Stephen Fischer Photography

Winter in Yellowstone

page 3 of 6

I seemed to have the best luck for coyote photography at either edge of the day.  On the drive back of the second evening at dusk I got lucky with a sighting of one particular coyote off to the side of the road.  Pulling off to the side the best I could, I started photographing it with the 500mm on a monopod.  Soon other coyotes part of the same pack showed up over the ridge, all showing interest at something near where I happened to be standing.  Looking down below the shoulder of the road I noticed another coyote digging into a hole in snow bank with some blood at the entrance.  It looked like it may have killed another animal such as a red fox, and the other coyotes were coming in to also partake in the feeding.  After photographing these various coyotes and their interactions for another few minutes, I got back in my car to leave them in peace to enjoy their meal.  It was interesting to note the different personalities with these animals and wonder about the difficulties in their lives.  Some showed evident scars from skrimishes of the past as seen in the images 36-42 below.


Driving back to Mammoth that evening I also happened to get behind an unusual truck with a large barrel shaped camera on a roof-mounted moveable turret (image 43).  During the drive this camera would pivot in 360 degrees while the truck was driving at normal speeds, sometimes fixating at particular sights.  It appeared to be some type of expensive gyro-stabilized design like you would find in a helicopter. I am not sure who they were affilated with, suspecting that it may be some type of field trail from some type of technology company given the California plate.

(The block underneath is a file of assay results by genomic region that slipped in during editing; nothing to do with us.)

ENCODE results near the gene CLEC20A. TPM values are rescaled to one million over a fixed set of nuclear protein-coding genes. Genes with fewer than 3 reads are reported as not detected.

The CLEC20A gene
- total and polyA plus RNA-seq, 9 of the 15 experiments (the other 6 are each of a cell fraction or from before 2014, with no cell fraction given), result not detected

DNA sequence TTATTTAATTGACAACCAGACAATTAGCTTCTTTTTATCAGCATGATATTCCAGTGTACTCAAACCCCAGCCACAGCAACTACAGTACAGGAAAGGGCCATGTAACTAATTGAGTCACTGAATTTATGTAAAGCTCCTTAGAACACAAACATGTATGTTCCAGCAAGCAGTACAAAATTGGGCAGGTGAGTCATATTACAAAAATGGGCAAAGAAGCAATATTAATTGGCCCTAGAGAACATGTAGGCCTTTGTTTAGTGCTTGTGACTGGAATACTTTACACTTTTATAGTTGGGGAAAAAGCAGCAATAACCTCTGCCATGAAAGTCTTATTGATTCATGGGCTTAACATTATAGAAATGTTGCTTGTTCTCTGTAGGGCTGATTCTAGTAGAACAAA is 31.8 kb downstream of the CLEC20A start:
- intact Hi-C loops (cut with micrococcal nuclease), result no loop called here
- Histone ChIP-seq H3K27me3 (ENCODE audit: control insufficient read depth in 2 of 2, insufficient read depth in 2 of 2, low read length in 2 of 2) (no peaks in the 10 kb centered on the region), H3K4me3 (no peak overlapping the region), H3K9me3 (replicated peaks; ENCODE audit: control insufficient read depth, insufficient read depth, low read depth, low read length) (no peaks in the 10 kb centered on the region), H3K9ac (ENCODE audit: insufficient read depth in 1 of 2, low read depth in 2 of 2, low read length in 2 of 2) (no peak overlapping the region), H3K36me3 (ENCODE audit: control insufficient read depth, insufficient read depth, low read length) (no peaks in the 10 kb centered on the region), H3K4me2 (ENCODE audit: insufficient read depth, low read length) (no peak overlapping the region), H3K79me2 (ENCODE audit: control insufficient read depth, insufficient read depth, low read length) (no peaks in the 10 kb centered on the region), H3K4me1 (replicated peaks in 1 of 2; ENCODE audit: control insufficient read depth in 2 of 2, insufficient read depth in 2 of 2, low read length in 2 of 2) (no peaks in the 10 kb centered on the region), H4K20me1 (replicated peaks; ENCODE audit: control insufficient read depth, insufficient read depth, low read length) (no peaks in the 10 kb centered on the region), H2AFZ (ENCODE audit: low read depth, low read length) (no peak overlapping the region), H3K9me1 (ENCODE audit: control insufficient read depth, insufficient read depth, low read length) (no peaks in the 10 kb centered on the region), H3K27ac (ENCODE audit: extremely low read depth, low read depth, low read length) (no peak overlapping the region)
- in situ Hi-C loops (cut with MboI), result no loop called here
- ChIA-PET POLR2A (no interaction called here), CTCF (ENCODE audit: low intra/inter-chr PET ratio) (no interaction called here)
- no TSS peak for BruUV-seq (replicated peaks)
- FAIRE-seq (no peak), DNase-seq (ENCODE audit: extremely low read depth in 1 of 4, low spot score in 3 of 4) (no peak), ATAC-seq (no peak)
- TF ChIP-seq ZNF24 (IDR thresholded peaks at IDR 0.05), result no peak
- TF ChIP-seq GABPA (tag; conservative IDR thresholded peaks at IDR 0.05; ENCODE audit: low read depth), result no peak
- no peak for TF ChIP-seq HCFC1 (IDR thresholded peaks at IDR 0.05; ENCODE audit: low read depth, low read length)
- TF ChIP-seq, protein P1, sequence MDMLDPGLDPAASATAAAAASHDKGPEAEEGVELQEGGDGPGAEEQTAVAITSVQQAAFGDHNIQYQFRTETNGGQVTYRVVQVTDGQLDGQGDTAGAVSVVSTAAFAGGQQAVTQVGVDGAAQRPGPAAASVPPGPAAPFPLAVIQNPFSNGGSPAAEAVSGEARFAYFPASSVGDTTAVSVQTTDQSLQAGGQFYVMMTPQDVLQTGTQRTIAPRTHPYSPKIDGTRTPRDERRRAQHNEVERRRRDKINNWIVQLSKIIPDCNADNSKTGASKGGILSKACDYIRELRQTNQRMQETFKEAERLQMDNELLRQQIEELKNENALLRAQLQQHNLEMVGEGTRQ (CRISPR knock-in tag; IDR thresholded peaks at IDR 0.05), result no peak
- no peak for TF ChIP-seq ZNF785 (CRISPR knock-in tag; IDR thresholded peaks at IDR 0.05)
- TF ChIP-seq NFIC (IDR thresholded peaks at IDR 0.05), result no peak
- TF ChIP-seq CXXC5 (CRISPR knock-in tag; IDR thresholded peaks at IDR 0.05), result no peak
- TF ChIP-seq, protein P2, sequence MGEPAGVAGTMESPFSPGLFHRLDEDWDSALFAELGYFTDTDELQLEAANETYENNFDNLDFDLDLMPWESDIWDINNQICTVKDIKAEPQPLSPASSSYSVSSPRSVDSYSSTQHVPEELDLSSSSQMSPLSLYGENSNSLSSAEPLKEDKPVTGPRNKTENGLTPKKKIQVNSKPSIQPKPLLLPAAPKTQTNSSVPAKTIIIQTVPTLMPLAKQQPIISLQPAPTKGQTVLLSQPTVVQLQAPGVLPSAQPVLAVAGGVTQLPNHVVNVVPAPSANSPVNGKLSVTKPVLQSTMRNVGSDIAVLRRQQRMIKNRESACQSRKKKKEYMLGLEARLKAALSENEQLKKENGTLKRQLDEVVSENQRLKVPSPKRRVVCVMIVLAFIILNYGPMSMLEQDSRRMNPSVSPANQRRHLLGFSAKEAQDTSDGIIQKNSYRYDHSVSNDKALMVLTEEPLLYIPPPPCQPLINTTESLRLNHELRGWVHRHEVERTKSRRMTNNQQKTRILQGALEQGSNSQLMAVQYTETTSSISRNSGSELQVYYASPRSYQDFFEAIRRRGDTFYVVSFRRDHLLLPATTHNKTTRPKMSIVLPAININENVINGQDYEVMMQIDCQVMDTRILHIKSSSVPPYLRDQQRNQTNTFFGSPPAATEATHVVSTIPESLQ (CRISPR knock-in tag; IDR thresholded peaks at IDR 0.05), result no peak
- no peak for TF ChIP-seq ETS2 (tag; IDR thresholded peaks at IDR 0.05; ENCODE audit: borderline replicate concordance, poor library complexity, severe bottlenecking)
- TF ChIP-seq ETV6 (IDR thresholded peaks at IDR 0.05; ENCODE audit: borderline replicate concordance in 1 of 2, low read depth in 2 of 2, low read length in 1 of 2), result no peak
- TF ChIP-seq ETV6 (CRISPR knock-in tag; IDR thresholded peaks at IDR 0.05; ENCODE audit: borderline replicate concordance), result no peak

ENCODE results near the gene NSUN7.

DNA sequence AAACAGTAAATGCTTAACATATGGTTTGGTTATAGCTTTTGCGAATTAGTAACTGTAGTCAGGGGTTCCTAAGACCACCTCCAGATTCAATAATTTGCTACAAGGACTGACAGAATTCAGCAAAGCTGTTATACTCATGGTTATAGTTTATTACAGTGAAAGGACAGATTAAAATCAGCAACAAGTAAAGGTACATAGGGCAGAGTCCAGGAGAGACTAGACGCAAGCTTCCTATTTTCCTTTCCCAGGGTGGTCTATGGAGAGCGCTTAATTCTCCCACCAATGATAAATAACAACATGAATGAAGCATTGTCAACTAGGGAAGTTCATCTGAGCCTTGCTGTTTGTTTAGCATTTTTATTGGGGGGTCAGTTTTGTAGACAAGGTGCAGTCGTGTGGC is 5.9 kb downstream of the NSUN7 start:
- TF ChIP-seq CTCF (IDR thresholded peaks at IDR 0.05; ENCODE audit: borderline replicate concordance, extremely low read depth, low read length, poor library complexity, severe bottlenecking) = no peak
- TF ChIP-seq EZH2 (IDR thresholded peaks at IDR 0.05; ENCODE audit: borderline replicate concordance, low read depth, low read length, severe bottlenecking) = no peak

Finding wolves tended to cause the biggest attraction with the park visitors in the Lamar Valley. While on this visit the author noted about three different cars associated with a local wolf conservancy organization, each outfitted with 2-way radios for communication and receivers for picking up the signal from the radio collars of various pack members. These conservancy members tended to also be in communication with some of the park related wolf sightseeing bus drivers, helping coordinate sightings for these tourists. By being mindful of these vehicles (with their multiple antennas on the roof), one would often have a clue if there was wolf activity in the area without having to sign up for one of these canned tours with their fixed times. However, most of the wolf sighting that I encountered in this manner tended to be quite distance, with a pack of 3-8 typically being a mile from the road. Most of the “wolfers” tended to be content with this situation, using their Swarovski 40-80x birding scopes to view them. But from a quality photography standpoint, this distance was less than satisfying.


The two most common areas for these wolf sightings tended to be either: (a) From a couple of different pull-outs at the northwest edge looking toward Blacktail Plateau Creek. (b) From the eastern half of the Lamar Valley to where it bends up to the north at the end past Soda Butte.


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All content and images are property of Stephen Fischer Photography, copyright 2016.   Last updated: 4/19/2016